As a first principle, if your API is consumed by your JS client, you have to assume, that it is public: A simple JS debugger puts an attacker into a position, where he can send a byte-for-byte identical request from a tool of his choice.
That said, if I read your question correctly, this is not, what you want to avoid: What you really don't want to happen is, that your API is consumed (on a regular basis) without your JS client being involved. Here are some ideas on how to if not enforce, then at least encourage using your client:
I am sure, your API has some sort of authentication field (e.g. Hash computed on the client). If not, take a look at This SO question. Make sure you use a salt (or even API key) that is given to your JS client on a session basis (a.o.t. hardcoded). This way, an unauthorized consumer of your API is forced into much more work.
On loading the JS client, remember some HTTP headers (user agent comes to mind) and the IP address and ask for reauthentication if they change, employing blacklists for the usual suspects. This forces an attacker to do his homework more thoroughly again.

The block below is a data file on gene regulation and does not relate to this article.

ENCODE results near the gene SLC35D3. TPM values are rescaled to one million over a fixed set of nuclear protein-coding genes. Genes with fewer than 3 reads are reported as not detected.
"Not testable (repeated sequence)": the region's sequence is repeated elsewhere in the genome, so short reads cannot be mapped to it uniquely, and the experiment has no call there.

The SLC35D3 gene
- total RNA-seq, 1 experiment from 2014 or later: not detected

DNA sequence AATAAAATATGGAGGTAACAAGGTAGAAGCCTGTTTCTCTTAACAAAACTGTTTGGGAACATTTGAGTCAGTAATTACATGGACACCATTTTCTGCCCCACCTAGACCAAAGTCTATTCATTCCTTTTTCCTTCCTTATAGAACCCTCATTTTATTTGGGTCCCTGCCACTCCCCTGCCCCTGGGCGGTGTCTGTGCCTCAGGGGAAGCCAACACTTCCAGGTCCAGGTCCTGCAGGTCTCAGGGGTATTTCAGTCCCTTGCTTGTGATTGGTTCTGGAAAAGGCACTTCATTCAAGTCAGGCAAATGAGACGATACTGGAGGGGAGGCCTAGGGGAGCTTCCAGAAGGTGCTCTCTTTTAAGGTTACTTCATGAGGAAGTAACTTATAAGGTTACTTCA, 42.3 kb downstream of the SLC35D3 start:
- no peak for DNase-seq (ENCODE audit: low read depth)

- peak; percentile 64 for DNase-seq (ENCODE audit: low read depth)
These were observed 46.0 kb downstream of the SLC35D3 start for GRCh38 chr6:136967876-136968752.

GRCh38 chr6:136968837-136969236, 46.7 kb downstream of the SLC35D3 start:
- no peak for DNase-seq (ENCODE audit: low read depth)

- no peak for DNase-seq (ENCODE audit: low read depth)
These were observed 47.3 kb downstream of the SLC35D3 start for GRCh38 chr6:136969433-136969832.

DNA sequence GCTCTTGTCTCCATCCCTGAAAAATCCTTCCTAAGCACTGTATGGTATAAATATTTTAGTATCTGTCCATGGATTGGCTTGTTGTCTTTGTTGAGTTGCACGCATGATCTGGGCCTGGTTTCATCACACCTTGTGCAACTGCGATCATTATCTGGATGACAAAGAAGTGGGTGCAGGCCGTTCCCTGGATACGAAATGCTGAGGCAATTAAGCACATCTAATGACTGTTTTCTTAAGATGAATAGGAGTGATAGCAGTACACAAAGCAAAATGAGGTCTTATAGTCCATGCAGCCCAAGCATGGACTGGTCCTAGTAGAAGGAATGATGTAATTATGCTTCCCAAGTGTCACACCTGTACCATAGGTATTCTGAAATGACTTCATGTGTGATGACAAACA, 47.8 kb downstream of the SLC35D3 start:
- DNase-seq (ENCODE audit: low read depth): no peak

On the server side, remember the last few API calls, and before allowing another one, check if business logic allows for the new one right now: This denies an attacker the ability to concentrate many of his sessions into one session with your server: In combination with the other measures, this will make an abuser easy detectable.
I might not have said that with the necessary clarity: I consider it impossible to make it completely impossible for an abuser to consume your service, but you can make it so hard, it might not be worth the hassle.